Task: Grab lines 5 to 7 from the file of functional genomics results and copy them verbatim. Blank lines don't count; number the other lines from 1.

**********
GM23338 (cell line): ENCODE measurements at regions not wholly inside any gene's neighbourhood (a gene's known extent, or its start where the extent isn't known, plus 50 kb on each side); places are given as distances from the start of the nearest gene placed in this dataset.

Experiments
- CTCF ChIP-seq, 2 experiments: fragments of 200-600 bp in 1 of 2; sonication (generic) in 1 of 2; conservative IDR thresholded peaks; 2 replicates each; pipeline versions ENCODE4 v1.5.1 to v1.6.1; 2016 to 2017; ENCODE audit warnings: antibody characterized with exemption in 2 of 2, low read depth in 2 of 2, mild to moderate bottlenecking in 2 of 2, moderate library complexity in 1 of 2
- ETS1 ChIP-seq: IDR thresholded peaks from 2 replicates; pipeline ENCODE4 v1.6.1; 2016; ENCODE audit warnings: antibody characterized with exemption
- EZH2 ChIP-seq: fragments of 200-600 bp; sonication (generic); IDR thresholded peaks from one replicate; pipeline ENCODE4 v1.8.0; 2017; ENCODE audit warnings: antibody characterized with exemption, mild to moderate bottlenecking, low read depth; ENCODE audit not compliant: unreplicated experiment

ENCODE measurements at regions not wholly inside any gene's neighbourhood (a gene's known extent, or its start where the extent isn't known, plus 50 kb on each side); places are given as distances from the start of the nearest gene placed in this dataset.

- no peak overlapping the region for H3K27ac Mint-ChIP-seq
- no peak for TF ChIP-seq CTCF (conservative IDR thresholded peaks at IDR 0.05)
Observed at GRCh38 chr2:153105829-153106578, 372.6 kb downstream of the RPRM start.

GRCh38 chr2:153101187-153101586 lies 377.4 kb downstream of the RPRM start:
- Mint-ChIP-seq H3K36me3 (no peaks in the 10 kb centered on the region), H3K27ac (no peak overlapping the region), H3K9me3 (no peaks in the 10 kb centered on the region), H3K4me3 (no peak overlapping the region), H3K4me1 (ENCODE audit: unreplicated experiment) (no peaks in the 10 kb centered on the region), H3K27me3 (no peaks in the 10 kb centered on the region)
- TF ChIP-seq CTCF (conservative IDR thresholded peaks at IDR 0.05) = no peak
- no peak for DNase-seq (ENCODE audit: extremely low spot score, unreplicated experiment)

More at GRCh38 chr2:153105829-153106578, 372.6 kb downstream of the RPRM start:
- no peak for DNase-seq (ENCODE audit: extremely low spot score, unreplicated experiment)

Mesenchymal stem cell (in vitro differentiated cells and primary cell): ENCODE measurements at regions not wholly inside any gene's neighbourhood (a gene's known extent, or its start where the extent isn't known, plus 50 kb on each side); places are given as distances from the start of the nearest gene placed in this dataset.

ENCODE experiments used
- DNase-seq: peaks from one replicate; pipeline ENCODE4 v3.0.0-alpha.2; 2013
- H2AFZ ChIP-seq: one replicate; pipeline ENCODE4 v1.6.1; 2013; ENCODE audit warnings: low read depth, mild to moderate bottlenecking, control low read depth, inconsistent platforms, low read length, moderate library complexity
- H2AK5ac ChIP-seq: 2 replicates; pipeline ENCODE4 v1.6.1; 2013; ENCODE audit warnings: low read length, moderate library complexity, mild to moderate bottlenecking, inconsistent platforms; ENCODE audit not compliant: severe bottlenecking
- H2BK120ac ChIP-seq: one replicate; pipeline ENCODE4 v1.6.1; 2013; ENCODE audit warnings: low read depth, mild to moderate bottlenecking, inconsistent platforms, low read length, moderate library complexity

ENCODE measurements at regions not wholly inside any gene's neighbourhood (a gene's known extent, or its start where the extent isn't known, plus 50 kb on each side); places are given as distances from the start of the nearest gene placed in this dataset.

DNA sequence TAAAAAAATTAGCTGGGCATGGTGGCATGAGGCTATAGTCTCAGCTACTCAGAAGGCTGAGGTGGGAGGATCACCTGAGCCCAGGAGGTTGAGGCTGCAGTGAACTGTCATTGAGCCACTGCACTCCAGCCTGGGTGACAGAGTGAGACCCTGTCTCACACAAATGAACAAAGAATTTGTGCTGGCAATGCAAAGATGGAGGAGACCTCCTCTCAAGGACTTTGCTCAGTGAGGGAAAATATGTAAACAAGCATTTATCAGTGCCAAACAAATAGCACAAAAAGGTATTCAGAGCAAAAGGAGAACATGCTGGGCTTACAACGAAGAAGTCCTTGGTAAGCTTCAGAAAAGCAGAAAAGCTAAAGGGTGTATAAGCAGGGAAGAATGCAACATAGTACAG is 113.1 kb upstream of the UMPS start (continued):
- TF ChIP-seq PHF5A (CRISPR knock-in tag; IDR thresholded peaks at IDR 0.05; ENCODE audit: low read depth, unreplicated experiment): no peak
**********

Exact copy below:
- EZH2 ChIP-seq: fragments of 200-600 bp; sonication (generic); IDR thresholded peaks from one replicate; pipeline ENCODE4 v1.8.0; 2017; ENCODE audit warnings: antibody characterized with exemption, mild to moderate bottlenecking, low read depth; ENCODE audit not compliant: unreplicated experiment

ENCODE measurements at regions not wholly inside any gene's neighbourhood (a gene's known extent, or its start where the extent isn't known, plus 50 kb on each side); places are given as distances from the start of the nearest gene placed in this dataset.

- no peak overlapping the region for H3K27ac Mint-ChIP-seq